USDA Wants to Hear from You About SNAP
The U.S. Department of Agriculture (USDA) is currently seeking public feedback for ideas that “promote work and self-sufficiency” for able-bodied adults without dependents who receive benefits from the Supplemental Nutrition Assistance Program (SNAP).
The USDA says public input on this topic will help inform potential policy and program changes that will align with the recommendations from President Donald Trump’s proposed federal budget.
As CMF reported, under the budget proposal the program would be reformatted to add employment requirements for able-bodied adults. Recipients would also receive half their benefits in a USDA food package named “America’s Harvest Box” containing nonperishables such as canned vegetables, and funding for SNAP would be reduced by more than 30 percent over a decade.
In Michigan, 14.7 percent of residents receive SNAP assistance, which is about one in every seven Michigan residents. According to the latest data shared by MLive, nearly 75 percent of Michigan SNAP households are working and earning income. The breakdown shows 49 percent of Michigan SNAP households had one worker in the home and 26 percent had two or more workers in the household.
As for reformatting the current system, there are already limitations on the amount of time those who are considered “able-bodied” adults and don’t have children, can receive SNAP benefits. According to the USDA, they can only receive SNAP benefits for three months in a 36-month period unless they’re working, participating in a work program, physically unable to work or have a dependent child, then the limitations don’t apply.
The USDA states that there’s also flexibility for state agencies to request a waiver if unemployment rates are high or if the area can’t provide a sufficient number of jobs for employment.
The proposed changes under the federal budget proposal would limit those waivers to counties with an unemployment rate of 10 percent or more during a one-year period.
“The implication being that a lot of SNAP recipients don’t work,” Peter Ruark, senior policy analyst, Michigan League for Public Policy told WCMU Public Radio. “In fact, most SNAP recipients do work. What would be the motivation not to work? You can’t pay the rent with food assistance.”
The Food Research Action Center (FRAC), a national nonprofit organization, is calling on the Senate and House Agriculture Committees to defend and strengthen SNAP in the upcoming Farm Bill, which is up for reauthorization before it expires at the end of September.
What FRAC wants lawmakers to know about SNAP nationally:
Every federally funded SNAP dollar generates $1.79 in economic activity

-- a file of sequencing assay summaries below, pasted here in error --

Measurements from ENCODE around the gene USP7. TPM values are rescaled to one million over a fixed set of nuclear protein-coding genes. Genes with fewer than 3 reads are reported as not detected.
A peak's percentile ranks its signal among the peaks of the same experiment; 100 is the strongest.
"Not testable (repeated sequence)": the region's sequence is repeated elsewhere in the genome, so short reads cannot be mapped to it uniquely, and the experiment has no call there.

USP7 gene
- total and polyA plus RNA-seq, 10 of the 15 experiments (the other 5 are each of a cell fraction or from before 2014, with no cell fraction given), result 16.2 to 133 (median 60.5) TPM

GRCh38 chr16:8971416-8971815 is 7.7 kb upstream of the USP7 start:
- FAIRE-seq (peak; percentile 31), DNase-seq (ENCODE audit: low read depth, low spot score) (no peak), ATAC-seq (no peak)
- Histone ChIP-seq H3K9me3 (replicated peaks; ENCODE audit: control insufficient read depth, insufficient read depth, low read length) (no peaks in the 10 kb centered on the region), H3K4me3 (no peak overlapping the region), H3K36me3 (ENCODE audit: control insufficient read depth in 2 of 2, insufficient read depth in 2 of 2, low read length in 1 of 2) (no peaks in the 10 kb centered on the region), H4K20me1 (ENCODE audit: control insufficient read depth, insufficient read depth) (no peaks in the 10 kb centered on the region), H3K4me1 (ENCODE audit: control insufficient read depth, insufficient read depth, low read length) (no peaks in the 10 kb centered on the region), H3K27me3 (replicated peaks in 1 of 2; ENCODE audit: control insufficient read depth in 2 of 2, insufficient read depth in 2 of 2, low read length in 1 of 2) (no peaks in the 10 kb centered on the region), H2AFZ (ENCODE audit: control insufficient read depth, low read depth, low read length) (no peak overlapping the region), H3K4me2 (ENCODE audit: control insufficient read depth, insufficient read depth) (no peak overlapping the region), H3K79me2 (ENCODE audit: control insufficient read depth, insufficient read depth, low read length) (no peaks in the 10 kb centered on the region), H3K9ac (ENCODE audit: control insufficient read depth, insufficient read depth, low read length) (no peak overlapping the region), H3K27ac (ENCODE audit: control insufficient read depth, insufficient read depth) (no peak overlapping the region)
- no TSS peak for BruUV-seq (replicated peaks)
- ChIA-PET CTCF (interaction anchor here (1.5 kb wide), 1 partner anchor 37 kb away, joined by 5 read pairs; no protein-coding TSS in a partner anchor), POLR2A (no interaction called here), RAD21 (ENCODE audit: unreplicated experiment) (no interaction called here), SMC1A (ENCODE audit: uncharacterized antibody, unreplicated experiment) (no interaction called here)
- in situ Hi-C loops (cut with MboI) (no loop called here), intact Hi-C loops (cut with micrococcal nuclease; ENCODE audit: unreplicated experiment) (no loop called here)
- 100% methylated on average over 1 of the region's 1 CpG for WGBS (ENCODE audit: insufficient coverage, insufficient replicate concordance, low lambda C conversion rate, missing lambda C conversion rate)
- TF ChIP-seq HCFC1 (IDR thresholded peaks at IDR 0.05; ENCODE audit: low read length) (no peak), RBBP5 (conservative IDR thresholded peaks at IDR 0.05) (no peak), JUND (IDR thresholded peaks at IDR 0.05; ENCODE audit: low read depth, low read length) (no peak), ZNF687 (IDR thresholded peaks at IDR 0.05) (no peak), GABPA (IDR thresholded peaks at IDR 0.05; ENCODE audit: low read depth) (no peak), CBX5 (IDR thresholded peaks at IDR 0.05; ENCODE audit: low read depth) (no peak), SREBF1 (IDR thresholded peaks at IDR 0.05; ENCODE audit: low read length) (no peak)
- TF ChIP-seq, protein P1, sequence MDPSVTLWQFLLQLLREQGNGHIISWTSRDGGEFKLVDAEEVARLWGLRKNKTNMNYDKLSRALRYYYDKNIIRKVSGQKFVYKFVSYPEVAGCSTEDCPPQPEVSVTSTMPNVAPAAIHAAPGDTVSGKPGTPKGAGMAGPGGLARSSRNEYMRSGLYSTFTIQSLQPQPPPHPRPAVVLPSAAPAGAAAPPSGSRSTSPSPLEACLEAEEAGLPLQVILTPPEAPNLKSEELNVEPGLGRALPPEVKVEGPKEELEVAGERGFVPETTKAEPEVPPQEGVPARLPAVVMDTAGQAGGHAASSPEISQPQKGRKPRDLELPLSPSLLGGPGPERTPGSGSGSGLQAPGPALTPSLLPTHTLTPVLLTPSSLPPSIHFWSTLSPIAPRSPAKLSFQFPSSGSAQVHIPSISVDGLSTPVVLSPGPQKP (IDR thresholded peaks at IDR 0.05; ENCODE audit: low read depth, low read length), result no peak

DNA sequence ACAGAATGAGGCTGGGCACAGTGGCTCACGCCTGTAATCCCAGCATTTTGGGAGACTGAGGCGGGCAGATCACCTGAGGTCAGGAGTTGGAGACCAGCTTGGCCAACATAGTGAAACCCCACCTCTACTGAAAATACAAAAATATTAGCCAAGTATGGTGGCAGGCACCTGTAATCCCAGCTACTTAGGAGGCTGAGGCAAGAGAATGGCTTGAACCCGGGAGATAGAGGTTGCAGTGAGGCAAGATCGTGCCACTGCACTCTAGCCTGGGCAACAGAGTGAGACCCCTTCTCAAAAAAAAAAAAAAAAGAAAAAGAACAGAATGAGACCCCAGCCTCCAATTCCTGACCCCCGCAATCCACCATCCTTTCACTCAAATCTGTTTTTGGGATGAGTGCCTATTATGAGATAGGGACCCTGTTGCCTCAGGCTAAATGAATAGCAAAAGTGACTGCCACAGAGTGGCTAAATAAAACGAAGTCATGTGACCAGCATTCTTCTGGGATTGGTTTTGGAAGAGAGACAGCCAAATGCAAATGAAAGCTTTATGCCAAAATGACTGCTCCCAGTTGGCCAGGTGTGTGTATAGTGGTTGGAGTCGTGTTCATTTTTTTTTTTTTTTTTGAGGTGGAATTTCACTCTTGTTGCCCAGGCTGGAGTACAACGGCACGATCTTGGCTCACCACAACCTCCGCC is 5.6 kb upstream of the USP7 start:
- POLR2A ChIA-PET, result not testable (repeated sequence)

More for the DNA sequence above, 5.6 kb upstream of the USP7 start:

Receiving SNAP in early childhood improves graduation rates, adult earnings and health
SNAP lifted 3.6 million Americans out of poverty in 2016 and is nearly as effective as the Earned Income Tax Credit in moving families above the poverty line
SNAP relieves pressure on food banks, pantries and other emergency food providers
75 percent of SNAP households have a child, a senior citizen or a person who has a disability, in the home
55 percent of SNAP households with children work and have earnings
Several CMF members support programs that enhance access to fresh, healthy food, especially for SNAP recipients.
Through the efforts of the Fair Food Network’s Double Up Food Bucks Program, supported by 25 CMF members, the program provides $1 to $1 matches on SNAP dollars to give recipients better access to healthy, fresh produce at farmers markets and grocery stores in Michigan and around the U.S.
MLive reported last week that the new Flint food hub will open this fall, providing a permanent space for the Flint Fresh Food Market and Veggie Box program, supported in part by CMF members that include the Community Foundation of Greater Flint, the Michigan Health Endowment Fund and Blue Cross Blue Shield of Michigan Foundation. The market offers the Double Up Food Bucks program as well.
Since the Double Up Food Bucks program started, there’s been more than $4.4 million in SNAP and Double Up sales across the nation. As CMF has reported, in Michigan, produce sales increased 34 percent at 12 grocery stores participating in Double Up Food Bucks.
Share your feedback with the USDA on the SNAP program online; the deadline for public comment is April 9.
Connect with resources from FRAC.
Learn more about Double Up Food Bucks.
Engaging in Community Dialogue: Our Shared Democracy
Amidst divisive political conversations, differing ideologies and a need for greater community engagement, how can we bridge the divide to have inclusive and civil community conversations?